Motorsport: A Porsche 911 history
The Porsche 911’s racing heritage is almost a given however, upon the car’s release to the public in 1964, its pedigree on the track took some time to develop, with only a handful of cars racing in the hands of customers during the 1965 season (although the factory did compete in the Monte Carlo Rally that year).
By the end of 1966, a Porsche 911 had finished the 24 Hours of Le Mans for the first time, but this was still an independent effort driven by the French duo of Jacques Dewe and Jean Kerguen.
Porsche’s full realisation of the 911’s potential would not come until 1967 when ‘Quick’ Vic Elford – Porsche’s British factory driver – took victory in the very first rallycross race, driving the ‘GVB 911D’, a car taken straight out of AFN’s showroom.
1967 would bring further off-road success for Elford and the 911, with talented all-rounder securing the European Rally Championship for Zuffenhausen in a 911S, a feat Pauli Toivonen would achieve a year later in a works Porsche 911T.
The Porsche 911 was proving itself an adept weapon on the world’s rally stages, with the late Björn Waldegård using a 911S to secure back-to-back victories on the prestigious Monte Carlo Rally in 1969 and 1970.
However, as Porsche entered the new decade, it turned its sights to the track. During the late Sixties, Porsche had developed the 911R but didn’t produce enough of these lightweight specials to get it homologated.
The 911R was followed by the 911T/R (essentially a kit of bits from the factory) but it was the 911 ST that started to prove the rear-engined car’s worth on track, taking victories at famed locations such as Daytona in the hands of the Brumos squad.
With the release of the Porsche 911 Carrera RS in 1973, Weissach was able to homologate its first 911 RSR. A 2.8-litre missile, the ducktailed racer garnered more class victories before being replaced by the even more potent 911 Carrera RSR 3.0 in 1974.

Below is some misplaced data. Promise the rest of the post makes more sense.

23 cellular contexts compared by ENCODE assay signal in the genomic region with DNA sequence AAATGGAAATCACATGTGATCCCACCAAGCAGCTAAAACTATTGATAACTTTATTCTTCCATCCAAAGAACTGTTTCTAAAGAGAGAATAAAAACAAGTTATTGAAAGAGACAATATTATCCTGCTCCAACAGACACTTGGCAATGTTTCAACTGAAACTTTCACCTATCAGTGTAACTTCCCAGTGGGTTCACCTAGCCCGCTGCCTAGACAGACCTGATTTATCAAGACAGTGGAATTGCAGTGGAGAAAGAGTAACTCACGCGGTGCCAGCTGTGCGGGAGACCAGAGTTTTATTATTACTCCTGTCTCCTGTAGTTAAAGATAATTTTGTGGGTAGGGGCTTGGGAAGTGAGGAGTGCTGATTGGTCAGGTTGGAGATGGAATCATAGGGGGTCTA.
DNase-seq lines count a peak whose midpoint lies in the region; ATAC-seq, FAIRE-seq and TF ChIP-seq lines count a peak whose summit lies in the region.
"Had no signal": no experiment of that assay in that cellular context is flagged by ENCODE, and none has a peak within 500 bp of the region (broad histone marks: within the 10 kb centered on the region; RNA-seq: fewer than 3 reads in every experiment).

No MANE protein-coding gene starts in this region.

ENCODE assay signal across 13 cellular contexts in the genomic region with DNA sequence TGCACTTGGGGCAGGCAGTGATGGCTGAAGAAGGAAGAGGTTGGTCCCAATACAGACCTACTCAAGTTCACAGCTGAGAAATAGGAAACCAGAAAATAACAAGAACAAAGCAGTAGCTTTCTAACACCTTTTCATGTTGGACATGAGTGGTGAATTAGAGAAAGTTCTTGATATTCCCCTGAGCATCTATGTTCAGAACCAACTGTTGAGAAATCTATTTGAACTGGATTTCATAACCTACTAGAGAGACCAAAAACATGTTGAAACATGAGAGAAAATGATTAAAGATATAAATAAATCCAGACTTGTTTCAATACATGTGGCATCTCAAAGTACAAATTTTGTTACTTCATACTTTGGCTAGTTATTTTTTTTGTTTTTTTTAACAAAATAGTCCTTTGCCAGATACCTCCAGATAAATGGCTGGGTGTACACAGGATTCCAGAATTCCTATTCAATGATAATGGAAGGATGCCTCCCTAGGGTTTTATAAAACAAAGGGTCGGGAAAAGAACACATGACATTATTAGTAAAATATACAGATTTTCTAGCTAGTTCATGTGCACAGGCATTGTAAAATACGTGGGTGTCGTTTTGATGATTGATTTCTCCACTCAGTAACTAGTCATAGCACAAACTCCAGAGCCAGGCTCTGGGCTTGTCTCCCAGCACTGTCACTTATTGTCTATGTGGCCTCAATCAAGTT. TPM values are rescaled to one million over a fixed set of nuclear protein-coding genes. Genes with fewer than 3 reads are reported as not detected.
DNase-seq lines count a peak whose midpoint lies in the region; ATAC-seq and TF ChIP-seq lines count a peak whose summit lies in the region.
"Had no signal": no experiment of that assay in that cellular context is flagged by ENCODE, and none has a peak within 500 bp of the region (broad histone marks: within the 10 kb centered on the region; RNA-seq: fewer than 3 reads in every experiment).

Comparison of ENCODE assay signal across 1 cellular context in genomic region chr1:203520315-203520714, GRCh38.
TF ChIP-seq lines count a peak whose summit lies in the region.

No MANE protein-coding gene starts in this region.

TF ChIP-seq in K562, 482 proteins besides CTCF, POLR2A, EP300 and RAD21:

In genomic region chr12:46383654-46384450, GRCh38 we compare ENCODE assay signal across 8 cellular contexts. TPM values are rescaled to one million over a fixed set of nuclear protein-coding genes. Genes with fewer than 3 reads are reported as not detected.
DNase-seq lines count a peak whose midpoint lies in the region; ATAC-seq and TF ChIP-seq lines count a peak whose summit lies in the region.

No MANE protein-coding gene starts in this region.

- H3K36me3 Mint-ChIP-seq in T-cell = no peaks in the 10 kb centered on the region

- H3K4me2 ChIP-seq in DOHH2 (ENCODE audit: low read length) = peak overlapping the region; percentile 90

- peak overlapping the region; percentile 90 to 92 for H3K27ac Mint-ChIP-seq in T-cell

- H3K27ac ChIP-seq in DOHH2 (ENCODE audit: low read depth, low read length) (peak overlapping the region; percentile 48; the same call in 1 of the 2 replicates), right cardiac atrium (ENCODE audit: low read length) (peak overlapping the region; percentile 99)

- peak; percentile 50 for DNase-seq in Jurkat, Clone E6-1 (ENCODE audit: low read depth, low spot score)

By now, Weissach (still in its infancy) was experimenting with turbocharging, first developing the 911 Turbo Carrera RSR 2.1 prototype that would finish second overall at Le Mans in 1974, before turning its attentions to the Porsche 934 and 935 projects in 1976.
The former, built to Group 4 regulations, would land the European GT Championship in the hands of Toine Hezemans while the flame-spitting later would enter into the history books, as various incarnations dominated sports car racing during the late Seventies and early Eighties.
Porsche’s track success tailed off in the Eighties – although the Rothmans Porsche Rally Team – nearly secured European success with the SC RS before the 959 scored a famous win on the 1986 Paris-Dakar Rally (a feat achieved by René Metge and Dominic Lemoyne in 1984 too, that time using the 953).
In 1990, the Porsche Carrera Cup started to use the then-new 964, giving birth to one of the most successful one-make championships in the world, while the 993 RSRs began to reassert Weissach’s authority on the track.
Arguably the 911’s crowning glory came during the GT1 era, when bespoke mid-engined racer took on the world, eventually coming away with overall victory in the 1998 24 Hours of Le Mans in GT1-98 guise.
While the water-cooled era wasn’t well received by many 911 enthusiasts, the successive generations of GT3-Rs and GT3 RSRs have won myriad national and international championships, cementing the 911s place atop the sports car racing world.
Last year, the new 911 RSR took GTE-Pro class victory at Le Mans, with a further victory for the outgoing 997 GT3 RSR in the GTE-Am class providing Porsche with the 911’s 100th class victory at the famous French endurance race. This success continued in 2014, with victories and Daytona and Sebring setting the scene for yet more 911 success.